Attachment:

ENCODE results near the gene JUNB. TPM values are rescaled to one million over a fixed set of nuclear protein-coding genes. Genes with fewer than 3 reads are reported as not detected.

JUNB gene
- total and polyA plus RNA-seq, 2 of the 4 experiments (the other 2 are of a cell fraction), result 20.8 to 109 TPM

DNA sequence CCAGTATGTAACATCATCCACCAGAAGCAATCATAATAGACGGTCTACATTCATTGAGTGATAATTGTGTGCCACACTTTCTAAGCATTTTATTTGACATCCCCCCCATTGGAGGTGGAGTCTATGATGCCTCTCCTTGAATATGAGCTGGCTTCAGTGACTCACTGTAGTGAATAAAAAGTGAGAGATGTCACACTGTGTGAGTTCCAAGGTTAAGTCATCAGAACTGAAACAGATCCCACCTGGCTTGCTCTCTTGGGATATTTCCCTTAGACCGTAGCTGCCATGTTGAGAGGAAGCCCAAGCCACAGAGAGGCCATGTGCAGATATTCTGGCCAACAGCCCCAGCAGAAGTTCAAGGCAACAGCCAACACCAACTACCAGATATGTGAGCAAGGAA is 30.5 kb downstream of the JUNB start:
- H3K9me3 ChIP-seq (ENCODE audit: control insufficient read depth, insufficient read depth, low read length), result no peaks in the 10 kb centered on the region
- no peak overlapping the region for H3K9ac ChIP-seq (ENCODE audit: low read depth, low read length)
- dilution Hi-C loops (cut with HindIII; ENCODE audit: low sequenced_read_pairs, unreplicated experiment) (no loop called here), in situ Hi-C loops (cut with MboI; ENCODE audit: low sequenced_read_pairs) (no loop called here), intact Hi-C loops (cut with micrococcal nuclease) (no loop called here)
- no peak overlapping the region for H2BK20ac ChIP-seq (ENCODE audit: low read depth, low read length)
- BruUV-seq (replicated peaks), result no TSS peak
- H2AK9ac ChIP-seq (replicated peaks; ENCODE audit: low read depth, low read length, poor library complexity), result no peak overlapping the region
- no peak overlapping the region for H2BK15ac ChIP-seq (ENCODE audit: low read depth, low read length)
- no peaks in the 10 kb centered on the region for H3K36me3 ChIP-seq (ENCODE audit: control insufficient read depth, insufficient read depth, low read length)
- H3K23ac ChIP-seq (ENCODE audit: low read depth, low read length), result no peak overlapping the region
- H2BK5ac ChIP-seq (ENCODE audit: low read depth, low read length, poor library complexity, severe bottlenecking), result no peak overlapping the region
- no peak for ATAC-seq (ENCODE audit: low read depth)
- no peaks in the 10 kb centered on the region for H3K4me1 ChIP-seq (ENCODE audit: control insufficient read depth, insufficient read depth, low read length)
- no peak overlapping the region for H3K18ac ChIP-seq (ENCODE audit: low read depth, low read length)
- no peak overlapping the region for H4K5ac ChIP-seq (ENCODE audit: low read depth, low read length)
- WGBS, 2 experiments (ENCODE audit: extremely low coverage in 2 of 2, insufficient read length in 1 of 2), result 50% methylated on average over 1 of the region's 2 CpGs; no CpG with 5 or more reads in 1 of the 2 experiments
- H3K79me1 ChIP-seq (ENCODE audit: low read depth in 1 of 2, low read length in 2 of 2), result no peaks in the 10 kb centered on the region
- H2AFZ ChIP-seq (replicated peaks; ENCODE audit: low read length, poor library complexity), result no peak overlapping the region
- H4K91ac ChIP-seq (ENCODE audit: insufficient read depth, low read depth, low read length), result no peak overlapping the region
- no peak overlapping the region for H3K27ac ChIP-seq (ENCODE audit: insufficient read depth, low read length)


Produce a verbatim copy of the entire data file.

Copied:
ENCODE results near the gene JUNB. TPM values are rescaled to one million over a fixed set of nuclear protein-coding genes. Genes with fewer than 3 reads are reported as not detected.

JUNB gene
- total and polyA plus RNA-seq, 2 of the 4 experiments (the other 2 are of a cell fraction), result 20.8 to 109 TPM

DNA sequence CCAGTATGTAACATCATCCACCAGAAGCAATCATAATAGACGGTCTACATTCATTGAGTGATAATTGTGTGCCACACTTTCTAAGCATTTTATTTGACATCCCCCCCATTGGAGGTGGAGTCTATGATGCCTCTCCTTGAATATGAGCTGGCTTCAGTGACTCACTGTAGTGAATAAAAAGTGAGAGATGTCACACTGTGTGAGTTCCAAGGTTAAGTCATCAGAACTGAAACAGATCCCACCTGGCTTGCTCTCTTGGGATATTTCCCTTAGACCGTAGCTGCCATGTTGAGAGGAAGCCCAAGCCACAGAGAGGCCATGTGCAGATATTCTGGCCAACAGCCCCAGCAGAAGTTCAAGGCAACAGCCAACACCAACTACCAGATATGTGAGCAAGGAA is 30.5 kb downstream of the JUNB start:
- H3K9me3 ChIP-seq (ENCODE audit: control insufficient read depth, insufficient read depth, low read length), result no peaks in the 10 kb centered on the region
- no peak overlapping the region for H3K9ac ChIP-seq (ENCODE audit: low read depth, low read length)
- dilution Hi-C loops (cut with HindIII; ENCODE audit: low sequenced_read_pairs, unreplicated experiment) (no loop called here), in situ Hi-C loops (cut with MboI; ENCODE audit: low sequenced_read_pairs) (no loop called here), intact Hi-C loops (cut with micrococcal nuclease) (no loop called here)
- no peak overlapping the region for H2BK20ac ChIP-seq (ENCODE audit: low read depth, low read length)
- BruUV-seq (replicated peaks), result no TSS peak
- H2AK9ac ChIP-seq (replicated peaks; ENCODE audit: low read depth, low read length, poor library complexity), result no peak overlapping the region
- no peak overlapping the region for H2BK15ac ChIP-seq (ENCODE audit: low read depth, low read length)
- no peaks in the 10 kb centered on the region for H3K36me3 ChIP-seq (ENCODE audit: control insufficient read depth, insufficient read depth, low read length)
- H3K23ac ChIP-seq (ENCODE audit: low read depth, low read length), result no peak overlapping the region
- H2BK5ac ChIP-seq (ENCODE audit: low read depth, low read length, poor library complexity, severe bottlenecking), result no peak overlapping the region
- no peak for ATAC-seq (ENCODE audit: low read depth)
- no peaks in the 10 kb centered on the region for H3K4me1 ChIP-seq (ENCODE audit: control insufficient read depth, insufficient read depth, low read length)
- no peak overlapping the region for H3K18ac ChIP-seq (ENCODE audit: low read depth, low read length)
- no peak overlapping the region for H4K5ac ChIP-seq (ENCODE audit: low read depth, low read length)
- WGBS, 2 experiments (ENCODE audit: extremely low coverage in 2 of 2, insufficient read length in 1 of 2), result 50% methylated on average over 1 of the region's 2 CpGs; no CpG with 5 or more reads in 1 of the 2 experiments
- H3K79me1 ChIP-seq (ENCODE audit: low read depth in 1 of 2, low read length in 2 of 2), result no peaks in the 10 kb centered on the region
- H2AFZ ChIP-seq (replicated peaks; ENCODE audit: low read length, poor library complexity), result no peak overlapping the region
- H4K91ac ChIP-seq (ENCODE audit: insufficient read depth, low read depth, low read length), result no peak overlapping the region
- no peak overlapping the region for H3K27ac ChIP-seq (ENCODE audit: insufficient read depth, low read length)